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November 2021

In our November issue

How can architects design for greater diversity, equity, and inclusion? That question is at the heart of our current issue.

We open with a guest editorial by Bruce Haden, the chair of a design competition for Block 2, the urban city block fronting Parliament Hill. While its program consists largely of offices for parliamentarians, the project presents a number of complexities, including a significant public presence. The symbolic importance of the parcel is underscored in an interview with honorary competition chair John Ralston Saul, who argues that the building has a responsibility to architecturally represent reconciliation with First Nations peoples, as well as the diversity of immigrant Canadians.

Reconciliation comes up in different ways throughout this month’s issue. Collaboration between Indigenous and non-Indigenous architects was one of the main topics in the RAIC International Indigenous Architecture and Design Symposium, which we report on in the RAIC Journal segment of this month’s magazine. But these types of collaboration must ultimately confront a deep-rooted legacy of colonialism and capitalism. A recent book by Rafico Ruiz about the Grenfell Mission’s work in Northern Labrador, reviewed by Lola Sheppard and Mason White, touches on the mixed effects of even well-intentioned colonial efforts. The pernicious results of finance capitalism on architecture comes to the foreground in two other books, by Matthew Soules and Patrick Condon, reviewed by Adele Weder. “The bracing reality is that finance capitalism determines the shape of our built environment far more than any red-blooded architect would care to admit,” writes Weder.

Nonetheless, architects are frequently advocating for inclusion, project by project. In Edmonton, gh3*’s  Kathleen Andrews Transit Garage, reviewed by Trevor Boddy, equips a utilitarian infrastructure building with a sculptural presence and generous interior spaces—rendering due dignity to the essential work of transit drivers and bus maintenance staff. In Calgary, Matt Knapik reports on Modern Office of Design + Architecture’s GROW, a 20-unit rental apartment that incorporates a zig-zag of rooftop gardens that doubles as communal amenity space. In Niagara Falls, a sound-and-light show called Currents brings the decommissioned Niagara Parks Power Station to life in a widely accessible manner.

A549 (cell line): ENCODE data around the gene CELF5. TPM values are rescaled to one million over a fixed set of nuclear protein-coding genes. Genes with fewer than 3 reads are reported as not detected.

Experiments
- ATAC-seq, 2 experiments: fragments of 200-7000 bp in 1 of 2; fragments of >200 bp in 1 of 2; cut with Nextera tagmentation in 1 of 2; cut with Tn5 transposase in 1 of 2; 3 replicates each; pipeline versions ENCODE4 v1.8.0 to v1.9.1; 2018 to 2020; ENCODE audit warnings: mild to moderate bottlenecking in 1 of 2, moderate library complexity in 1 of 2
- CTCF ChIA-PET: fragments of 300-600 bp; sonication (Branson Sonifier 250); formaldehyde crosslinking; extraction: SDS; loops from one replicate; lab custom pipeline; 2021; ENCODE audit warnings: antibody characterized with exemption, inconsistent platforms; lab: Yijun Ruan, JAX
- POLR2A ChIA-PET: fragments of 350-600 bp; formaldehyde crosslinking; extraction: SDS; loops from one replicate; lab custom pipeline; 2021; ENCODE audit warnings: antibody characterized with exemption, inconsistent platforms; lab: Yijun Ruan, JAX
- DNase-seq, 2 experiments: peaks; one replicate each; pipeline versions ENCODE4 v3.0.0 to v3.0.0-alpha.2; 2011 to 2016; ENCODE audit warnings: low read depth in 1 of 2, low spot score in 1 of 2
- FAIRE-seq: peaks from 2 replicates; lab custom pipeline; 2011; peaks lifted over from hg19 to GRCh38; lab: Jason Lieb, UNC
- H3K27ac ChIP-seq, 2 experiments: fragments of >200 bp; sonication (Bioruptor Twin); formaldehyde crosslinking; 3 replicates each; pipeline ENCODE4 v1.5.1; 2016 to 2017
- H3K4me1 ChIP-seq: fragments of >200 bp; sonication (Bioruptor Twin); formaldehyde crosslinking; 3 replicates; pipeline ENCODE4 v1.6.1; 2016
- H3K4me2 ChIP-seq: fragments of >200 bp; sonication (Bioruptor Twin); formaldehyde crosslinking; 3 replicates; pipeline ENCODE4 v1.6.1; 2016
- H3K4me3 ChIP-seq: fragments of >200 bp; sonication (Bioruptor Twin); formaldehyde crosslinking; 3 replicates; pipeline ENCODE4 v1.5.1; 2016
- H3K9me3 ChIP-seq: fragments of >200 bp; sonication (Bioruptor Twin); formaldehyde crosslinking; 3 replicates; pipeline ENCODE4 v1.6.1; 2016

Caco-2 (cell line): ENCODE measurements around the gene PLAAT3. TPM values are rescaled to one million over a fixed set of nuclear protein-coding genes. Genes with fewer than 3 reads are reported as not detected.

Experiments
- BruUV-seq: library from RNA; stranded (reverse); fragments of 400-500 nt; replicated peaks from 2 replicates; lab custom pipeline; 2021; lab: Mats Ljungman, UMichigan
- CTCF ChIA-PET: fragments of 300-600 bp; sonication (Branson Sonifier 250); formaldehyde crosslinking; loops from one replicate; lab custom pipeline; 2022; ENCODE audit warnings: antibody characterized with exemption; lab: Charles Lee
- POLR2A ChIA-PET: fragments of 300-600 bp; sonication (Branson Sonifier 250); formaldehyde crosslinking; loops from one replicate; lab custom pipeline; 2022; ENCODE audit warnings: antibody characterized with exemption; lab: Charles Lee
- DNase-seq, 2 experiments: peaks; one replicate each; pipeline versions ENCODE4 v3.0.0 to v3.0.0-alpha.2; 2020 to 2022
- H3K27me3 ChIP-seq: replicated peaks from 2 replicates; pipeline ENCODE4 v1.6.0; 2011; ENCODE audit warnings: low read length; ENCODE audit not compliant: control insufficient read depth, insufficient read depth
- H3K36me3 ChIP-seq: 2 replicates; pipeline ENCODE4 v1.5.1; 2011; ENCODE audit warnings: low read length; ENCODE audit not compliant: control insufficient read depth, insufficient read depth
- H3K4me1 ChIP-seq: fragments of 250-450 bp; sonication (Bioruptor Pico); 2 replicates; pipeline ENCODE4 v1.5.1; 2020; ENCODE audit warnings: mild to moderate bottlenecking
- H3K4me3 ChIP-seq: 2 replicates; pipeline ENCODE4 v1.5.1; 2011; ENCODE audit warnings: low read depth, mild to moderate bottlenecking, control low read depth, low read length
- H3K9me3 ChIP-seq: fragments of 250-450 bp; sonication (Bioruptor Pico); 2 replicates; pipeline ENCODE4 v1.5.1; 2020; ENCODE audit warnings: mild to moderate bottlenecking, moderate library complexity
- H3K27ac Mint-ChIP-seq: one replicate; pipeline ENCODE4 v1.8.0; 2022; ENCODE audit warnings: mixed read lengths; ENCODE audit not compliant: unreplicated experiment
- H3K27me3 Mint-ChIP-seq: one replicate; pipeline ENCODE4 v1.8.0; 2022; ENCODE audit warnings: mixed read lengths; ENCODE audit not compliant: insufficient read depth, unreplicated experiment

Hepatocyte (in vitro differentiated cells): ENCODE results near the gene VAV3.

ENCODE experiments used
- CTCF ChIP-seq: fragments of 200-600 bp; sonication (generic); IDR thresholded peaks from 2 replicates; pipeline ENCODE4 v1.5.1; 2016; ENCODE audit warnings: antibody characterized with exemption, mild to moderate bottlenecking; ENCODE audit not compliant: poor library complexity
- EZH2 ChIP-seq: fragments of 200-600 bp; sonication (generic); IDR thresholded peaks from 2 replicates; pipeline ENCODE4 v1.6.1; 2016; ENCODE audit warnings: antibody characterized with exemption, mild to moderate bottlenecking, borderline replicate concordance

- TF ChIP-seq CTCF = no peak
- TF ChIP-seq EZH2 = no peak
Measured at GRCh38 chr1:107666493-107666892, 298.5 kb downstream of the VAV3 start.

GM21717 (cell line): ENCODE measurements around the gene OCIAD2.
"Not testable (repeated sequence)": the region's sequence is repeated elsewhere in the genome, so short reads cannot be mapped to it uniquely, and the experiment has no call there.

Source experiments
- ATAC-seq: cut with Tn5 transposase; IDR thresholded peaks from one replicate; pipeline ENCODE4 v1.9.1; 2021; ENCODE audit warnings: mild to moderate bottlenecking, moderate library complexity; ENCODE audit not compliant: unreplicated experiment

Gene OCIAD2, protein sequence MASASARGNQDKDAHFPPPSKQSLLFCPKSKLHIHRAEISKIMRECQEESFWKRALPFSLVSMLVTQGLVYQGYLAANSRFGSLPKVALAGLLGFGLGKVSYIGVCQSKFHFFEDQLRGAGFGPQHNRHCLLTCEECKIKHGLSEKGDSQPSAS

Our cover story reports on Hariri Pontarini’s Tom Patterson Theatre, the latest addition to the Stratford Festival in Ontario. The theatre centres on a thrust stage that reaches out into the audience, building intimacy between performers and audience members. The generous social spaces around the theatre encourage audience members to connect, fostering a strong community of theatre-lovers.

We still have much to do to bring greater inclusion into our practices. Russell Pollard reports on a recent DEI survey among AED professionals that found that 83% of employers are genuinely committed to diversity in their practices. Nonethess, people of different identity groups still experience discrimination in various forms, including access to information about career development and advancement. Many architects are also discovering what their individual cultural identities bring to their work. Claudia Carmen Chen explores one such intersectional identity, in interviews with Chinese-Canadian women architects Vanessa Fong and Shirley Shen.

“Supporting diversity and inclusion ultimately requires individuals—regardless of their formal leadership position or personal authority—to develop their own knowledge, skills and awareness,” writes Pollard. “The goal is its own reward: building respectful, genuine relationships with colleagues and clients alike, and contributing to improving the industry.”

Elsa Lam, Editor

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